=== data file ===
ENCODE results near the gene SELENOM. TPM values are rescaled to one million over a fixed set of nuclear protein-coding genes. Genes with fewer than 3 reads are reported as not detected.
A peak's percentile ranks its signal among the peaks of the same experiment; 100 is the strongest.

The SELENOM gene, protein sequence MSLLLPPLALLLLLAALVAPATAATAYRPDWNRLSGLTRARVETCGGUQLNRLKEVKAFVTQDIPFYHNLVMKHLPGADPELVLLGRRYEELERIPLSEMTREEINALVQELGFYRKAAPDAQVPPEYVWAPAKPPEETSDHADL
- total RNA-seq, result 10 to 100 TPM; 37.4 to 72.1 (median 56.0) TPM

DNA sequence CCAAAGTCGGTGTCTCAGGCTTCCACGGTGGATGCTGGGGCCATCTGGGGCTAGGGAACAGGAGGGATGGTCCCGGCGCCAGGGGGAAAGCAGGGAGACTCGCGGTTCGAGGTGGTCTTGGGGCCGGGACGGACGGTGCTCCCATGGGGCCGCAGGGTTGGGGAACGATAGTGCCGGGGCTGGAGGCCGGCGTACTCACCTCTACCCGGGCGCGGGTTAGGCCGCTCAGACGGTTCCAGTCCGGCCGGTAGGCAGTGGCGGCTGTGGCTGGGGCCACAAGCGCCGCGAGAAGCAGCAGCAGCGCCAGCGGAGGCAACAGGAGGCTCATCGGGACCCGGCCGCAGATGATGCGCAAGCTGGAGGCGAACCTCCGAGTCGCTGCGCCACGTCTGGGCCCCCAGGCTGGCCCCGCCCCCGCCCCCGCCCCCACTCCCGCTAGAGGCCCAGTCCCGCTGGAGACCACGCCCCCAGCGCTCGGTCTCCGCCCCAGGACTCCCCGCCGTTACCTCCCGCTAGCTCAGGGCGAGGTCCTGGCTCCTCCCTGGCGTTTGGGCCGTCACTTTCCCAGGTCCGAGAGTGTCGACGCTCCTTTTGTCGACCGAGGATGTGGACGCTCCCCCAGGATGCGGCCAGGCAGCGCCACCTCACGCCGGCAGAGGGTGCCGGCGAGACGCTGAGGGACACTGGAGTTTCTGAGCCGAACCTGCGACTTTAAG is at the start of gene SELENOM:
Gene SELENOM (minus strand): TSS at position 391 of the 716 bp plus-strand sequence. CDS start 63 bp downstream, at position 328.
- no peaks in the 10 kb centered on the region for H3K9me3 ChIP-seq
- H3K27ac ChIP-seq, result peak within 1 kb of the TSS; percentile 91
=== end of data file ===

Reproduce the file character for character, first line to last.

ENCODE results near the gene SELENOM. TPM values are rescaled to one million over a fixed set of nuclear protein-coding genes. Genes with fewer than 3 reads are reported as not detected.
A peak's percentile ranks its signal among the peaks of the same experiment; 100 is the strongest.

The SELENOM gene, protein sequence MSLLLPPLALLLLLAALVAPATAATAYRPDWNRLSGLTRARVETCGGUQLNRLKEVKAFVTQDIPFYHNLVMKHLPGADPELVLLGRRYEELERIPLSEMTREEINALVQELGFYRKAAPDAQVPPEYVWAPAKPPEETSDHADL
- total RNA-seq, result 10 to 100 TPM; 37.4 to 72.1 (median 56.0) TPM

DNA sequence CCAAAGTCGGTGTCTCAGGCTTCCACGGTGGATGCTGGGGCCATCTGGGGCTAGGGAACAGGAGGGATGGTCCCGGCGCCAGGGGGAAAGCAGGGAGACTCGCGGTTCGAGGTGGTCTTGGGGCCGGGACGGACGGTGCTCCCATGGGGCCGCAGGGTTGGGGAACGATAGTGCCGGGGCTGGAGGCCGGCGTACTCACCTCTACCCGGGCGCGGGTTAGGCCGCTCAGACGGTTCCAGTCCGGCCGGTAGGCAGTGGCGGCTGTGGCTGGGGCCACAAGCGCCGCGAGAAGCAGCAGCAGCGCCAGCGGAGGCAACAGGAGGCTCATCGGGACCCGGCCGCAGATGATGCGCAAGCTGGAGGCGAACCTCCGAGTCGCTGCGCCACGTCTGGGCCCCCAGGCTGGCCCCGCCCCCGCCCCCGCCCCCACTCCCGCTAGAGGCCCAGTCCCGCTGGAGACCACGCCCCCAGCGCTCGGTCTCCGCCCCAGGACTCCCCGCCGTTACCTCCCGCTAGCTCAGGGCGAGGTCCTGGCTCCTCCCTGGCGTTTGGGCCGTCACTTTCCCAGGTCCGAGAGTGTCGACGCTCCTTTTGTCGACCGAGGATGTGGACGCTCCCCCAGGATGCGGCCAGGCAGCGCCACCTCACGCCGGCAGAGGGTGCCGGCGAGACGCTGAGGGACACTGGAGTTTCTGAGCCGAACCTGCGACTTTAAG is at the start of gene SELENOM:
Gene SELENOM (minus strand): TSS at position 391 of the 716 bp plus-strand sequence. CDS start 63 bp downstream, at position 328.
- no peaks in the 10 kb centered on the region for H3K9me3 ChIP-seq
- H3K27ac ChIP-seq, result peak within 1 kb of the TSS; percentile 91